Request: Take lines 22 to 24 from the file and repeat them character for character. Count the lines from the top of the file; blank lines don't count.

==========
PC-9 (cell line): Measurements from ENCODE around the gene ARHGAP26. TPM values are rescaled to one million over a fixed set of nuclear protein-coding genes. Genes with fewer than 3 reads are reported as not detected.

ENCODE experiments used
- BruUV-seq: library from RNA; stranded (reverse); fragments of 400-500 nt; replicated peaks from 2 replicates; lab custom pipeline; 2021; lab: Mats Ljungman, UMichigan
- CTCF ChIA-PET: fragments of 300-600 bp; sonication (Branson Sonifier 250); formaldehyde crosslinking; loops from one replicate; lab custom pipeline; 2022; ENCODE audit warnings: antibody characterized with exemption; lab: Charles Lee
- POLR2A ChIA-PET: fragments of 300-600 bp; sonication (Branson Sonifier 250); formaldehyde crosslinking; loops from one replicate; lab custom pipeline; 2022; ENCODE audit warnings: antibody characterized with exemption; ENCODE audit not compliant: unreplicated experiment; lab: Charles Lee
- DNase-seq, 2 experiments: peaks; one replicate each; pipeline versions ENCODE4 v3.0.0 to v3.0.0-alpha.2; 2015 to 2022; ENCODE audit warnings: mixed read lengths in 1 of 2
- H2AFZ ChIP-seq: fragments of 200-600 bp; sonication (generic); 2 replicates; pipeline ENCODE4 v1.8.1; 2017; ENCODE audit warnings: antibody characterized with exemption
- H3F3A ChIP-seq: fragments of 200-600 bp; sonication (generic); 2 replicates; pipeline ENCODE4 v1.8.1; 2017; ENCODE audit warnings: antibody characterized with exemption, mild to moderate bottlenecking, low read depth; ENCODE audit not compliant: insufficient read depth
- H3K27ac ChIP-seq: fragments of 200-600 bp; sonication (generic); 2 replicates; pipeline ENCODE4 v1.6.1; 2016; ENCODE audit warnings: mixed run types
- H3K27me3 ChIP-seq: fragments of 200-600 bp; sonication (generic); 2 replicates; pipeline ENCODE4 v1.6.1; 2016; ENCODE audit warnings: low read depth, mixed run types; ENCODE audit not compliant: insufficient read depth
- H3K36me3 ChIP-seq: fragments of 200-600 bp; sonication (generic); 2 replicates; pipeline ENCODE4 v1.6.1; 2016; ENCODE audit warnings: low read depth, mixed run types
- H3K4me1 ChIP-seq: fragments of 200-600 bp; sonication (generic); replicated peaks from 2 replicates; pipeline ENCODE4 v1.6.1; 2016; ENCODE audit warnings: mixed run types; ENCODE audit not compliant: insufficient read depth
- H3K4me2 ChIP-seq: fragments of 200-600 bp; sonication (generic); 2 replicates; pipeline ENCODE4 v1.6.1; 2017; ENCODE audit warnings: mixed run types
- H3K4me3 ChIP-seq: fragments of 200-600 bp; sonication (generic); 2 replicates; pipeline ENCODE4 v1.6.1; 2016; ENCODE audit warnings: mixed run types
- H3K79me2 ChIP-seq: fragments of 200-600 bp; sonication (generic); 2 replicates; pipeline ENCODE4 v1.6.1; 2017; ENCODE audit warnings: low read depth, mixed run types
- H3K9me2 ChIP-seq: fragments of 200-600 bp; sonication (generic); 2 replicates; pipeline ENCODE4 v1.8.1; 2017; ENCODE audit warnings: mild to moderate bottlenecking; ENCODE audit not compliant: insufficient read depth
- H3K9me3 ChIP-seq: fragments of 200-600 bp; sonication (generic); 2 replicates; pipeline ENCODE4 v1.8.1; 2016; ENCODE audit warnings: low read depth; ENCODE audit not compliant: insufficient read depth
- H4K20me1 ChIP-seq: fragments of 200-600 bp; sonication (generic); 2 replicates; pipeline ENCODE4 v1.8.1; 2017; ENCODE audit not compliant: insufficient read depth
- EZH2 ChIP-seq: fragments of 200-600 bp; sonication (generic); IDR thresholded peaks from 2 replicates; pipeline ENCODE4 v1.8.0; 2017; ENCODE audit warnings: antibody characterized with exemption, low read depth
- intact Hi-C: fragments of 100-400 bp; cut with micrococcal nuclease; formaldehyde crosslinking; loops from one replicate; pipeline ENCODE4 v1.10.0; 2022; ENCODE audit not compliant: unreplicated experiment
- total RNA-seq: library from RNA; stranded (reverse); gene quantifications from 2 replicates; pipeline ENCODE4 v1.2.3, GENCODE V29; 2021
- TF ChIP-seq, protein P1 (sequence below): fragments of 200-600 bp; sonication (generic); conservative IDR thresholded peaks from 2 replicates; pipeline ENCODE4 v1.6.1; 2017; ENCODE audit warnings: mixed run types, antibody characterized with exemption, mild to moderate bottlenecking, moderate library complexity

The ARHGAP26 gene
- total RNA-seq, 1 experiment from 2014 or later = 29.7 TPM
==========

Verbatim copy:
- TF ChIP-seq, protein P1 (sequence below): fragments of 200-600 bp; sonication (generic); conservative IDR thresholded peaks from 2 replicates; pipeline ENCODE4 v1.6.1; 2017; ENCODE audit warnings: mixed run types, antibody characterized with exemption, mild to moderate bottlenecking, moderate library complexity

The ARHGAP26 gene
- total RNA-seq, 1 experiment from 2014 or later = 29.7 TPM